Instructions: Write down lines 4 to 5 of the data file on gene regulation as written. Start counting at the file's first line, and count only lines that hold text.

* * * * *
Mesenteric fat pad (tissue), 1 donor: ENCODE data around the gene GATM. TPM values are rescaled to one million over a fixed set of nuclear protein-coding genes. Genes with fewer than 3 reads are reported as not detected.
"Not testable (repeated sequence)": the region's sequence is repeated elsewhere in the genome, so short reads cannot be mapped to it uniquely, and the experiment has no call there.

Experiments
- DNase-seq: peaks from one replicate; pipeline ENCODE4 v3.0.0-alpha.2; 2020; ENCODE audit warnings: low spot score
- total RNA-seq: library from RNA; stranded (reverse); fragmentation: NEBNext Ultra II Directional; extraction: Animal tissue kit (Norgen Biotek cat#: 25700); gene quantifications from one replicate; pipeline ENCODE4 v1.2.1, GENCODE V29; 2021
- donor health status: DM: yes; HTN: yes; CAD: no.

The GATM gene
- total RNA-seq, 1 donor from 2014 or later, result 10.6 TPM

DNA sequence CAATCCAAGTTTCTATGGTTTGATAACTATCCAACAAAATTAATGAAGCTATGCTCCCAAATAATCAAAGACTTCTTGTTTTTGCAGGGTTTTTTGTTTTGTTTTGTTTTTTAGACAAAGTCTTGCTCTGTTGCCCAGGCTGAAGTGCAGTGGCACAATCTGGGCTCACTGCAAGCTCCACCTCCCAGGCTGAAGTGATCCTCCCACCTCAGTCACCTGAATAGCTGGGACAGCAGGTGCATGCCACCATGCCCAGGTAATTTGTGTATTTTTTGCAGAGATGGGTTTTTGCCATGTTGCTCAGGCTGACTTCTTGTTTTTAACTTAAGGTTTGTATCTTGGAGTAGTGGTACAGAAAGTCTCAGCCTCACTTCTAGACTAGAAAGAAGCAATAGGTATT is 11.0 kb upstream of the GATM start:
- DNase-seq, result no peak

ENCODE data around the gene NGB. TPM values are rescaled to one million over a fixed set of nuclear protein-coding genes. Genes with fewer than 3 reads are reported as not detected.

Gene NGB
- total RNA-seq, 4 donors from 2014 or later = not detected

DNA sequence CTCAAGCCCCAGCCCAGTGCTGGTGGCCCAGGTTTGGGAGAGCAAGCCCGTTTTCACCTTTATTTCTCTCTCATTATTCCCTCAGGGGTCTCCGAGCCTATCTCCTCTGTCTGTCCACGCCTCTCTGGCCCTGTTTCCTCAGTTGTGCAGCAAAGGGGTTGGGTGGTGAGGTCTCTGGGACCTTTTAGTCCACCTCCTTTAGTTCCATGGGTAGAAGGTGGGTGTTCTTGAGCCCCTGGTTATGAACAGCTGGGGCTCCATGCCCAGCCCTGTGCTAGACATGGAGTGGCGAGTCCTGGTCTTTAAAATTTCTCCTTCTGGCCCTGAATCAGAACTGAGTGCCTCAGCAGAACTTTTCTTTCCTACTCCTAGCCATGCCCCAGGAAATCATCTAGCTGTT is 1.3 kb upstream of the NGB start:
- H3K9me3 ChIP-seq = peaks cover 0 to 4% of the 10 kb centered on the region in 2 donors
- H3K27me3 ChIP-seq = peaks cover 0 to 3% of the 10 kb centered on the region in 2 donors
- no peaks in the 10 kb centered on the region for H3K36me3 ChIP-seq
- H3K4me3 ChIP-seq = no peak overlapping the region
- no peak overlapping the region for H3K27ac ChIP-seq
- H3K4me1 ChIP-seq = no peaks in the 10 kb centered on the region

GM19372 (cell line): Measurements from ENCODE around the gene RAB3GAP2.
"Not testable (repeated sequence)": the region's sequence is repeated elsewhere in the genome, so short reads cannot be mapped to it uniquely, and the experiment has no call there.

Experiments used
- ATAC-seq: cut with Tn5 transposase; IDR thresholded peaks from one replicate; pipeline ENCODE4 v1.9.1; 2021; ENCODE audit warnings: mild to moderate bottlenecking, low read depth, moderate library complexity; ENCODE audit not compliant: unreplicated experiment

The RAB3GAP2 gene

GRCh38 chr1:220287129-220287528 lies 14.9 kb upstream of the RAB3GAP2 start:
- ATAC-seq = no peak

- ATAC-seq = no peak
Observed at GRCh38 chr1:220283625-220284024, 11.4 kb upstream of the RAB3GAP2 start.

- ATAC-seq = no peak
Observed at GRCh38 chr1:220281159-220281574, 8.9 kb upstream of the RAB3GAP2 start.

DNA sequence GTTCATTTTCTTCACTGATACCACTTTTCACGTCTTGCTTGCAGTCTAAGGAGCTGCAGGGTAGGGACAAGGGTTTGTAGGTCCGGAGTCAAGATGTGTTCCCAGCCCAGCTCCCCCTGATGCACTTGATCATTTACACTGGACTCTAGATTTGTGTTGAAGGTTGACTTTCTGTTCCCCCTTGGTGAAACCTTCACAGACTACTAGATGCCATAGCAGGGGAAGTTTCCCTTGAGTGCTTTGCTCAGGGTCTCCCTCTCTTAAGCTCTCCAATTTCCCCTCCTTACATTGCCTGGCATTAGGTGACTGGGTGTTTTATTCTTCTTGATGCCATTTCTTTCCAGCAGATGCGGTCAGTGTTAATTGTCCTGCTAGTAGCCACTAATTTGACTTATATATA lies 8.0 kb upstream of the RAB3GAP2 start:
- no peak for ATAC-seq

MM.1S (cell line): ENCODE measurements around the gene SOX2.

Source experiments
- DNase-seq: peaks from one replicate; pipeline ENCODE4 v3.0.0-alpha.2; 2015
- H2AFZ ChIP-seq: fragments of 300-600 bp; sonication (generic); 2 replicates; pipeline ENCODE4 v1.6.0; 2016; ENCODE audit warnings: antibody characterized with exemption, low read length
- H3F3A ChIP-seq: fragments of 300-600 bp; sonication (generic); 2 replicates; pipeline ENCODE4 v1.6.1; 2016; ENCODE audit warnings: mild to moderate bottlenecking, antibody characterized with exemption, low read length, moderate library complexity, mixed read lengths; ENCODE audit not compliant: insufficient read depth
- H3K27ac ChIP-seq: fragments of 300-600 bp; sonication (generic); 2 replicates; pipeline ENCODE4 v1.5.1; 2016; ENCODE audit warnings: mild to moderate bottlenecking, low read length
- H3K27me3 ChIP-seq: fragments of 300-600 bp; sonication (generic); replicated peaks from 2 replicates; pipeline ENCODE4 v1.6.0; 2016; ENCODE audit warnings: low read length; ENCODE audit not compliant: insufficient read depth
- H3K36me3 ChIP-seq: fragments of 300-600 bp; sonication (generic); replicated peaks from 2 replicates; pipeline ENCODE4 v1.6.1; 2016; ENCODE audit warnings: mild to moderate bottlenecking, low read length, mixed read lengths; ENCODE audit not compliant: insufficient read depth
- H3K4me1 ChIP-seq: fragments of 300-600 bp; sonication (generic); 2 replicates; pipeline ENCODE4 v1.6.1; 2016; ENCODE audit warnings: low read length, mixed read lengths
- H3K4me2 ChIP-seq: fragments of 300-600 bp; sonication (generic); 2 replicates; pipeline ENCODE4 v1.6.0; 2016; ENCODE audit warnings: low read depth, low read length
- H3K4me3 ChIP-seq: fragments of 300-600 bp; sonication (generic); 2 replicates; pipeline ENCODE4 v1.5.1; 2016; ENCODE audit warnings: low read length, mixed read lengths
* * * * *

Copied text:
- DNase-seq: peaks from one replicate; pipeline ENCODE4 v3.0.0-alpha.2; 2020; ENCODE audit warnings: low spot score
- total RNA-seq: library from RNA; stranded (reverse); fragmentation: NEBNext Ultra II Directional; extraction: Animal tissue kit (Norgen Biotek cat#: 25700); gene quantifications from one replicate; pipeline ENCODE4 v1.2.1, GENCODE V29; 2021